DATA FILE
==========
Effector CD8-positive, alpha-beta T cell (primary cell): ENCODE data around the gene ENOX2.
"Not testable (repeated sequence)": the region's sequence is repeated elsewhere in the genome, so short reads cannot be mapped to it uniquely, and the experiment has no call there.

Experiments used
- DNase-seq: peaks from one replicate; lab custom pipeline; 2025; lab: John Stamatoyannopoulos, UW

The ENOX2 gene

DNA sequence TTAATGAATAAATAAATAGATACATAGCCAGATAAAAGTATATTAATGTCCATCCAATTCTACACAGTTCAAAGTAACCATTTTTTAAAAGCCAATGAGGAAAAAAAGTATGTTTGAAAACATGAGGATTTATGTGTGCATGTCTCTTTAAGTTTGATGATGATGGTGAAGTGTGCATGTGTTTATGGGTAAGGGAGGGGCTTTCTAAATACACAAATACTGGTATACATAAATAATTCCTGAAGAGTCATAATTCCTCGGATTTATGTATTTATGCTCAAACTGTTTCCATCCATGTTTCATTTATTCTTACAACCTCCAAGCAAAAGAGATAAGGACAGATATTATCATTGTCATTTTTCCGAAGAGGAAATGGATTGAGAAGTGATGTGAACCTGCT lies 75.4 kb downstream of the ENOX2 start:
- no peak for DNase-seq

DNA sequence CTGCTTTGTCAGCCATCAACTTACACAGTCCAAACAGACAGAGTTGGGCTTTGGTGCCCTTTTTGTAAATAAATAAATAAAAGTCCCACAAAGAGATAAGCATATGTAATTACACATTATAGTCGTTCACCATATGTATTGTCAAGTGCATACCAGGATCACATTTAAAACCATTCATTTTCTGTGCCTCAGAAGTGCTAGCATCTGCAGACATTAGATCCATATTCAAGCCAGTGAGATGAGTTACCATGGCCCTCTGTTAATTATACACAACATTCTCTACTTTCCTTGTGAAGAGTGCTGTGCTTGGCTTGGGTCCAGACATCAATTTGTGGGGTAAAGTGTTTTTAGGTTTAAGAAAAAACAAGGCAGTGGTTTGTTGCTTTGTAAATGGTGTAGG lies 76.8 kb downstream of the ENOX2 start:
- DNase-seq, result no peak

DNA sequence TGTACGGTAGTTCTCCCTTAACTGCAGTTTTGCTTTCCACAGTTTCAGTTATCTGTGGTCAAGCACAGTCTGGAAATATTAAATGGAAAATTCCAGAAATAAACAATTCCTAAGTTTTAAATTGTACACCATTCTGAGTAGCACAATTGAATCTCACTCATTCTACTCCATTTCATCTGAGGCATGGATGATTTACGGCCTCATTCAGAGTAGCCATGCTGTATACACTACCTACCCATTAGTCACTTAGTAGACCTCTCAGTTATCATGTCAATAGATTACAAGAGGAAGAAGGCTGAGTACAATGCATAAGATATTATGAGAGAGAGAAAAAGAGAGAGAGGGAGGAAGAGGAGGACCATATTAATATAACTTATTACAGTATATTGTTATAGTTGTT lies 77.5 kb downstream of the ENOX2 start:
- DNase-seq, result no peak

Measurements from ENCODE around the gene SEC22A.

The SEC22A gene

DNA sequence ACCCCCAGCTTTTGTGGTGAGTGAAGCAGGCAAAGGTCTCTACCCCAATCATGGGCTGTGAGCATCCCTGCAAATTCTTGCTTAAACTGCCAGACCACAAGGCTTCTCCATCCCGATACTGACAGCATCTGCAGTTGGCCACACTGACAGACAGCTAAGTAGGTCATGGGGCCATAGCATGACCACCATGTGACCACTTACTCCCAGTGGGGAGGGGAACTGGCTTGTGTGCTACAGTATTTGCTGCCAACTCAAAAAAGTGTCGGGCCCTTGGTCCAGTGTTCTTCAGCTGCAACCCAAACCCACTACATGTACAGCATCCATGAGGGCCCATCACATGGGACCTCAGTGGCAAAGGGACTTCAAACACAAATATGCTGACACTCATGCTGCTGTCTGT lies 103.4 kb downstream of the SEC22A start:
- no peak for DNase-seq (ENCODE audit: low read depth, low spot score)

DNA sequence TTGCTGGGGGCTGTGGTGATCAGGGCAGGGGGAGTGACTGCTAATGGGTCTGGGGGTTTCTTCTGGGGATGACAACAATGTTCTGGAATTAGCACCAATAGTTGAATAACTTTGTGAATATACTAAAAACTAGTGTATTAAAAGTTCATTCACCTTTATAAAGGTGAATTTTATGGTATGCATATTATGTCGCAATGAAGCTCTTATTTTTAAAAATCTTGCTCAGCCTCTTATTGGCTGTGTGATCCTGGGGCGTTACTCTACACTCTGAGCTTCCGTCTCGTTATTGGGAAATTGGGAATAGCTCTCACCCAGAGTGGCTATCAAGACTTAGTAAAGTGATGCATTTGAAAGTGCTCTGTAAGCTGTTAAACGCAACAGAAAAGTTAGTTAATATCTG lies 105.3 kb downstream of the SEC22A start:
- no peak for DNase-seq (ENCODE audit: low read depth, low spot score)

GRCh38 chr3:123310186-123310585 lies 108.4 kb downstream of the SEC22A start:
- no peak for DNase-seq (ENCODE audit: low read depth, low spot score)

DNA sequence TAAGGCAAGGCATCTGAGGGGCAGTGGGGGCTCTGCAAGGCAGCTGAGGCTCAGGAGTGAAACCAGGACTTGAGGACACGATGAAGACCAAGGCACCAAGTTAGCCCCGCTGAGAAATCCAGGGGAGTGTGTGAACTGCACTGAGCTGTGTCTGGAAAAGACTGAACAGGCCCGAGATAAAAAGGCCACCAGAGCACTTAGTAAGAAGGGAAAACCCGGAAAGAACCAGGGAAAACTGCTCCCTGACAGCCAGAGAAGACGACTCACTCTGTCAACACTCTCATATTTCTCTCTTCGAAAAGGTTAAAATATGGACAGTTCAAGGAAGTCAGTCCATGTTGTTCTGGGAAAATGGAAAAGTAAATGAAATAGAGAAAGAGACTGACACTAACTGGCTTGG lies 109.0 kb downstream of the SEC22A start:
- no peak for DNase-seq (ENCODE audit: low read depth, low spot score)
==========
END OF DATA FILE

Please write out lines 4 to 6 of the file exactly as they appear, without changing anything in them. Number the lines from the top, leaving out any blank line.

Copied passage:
- DNase-seq: peaks from one replicate; lab custom pipeline; 2025; lab: John Stamatoyannopoulos, UW

The ENOX2 gene

DNA sequence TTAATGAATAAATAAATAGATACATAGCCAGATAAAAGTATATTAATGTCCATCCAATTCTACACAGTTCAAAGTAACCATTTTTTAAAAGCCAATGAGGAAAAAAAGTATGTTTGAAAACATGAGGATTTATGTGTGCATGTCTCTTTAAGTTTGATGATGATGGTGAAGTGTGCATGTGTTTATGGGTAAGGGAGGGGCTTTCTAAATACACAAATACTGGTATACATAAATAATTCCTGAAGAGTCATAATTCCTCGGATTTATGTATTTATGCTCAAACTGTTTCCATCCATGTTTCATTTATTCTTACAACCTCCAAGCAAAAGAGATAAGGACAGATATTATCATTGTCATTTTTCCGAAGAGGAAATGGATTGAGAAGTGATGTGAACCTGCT lies 75.4 kb downstream of the ENOX2 start: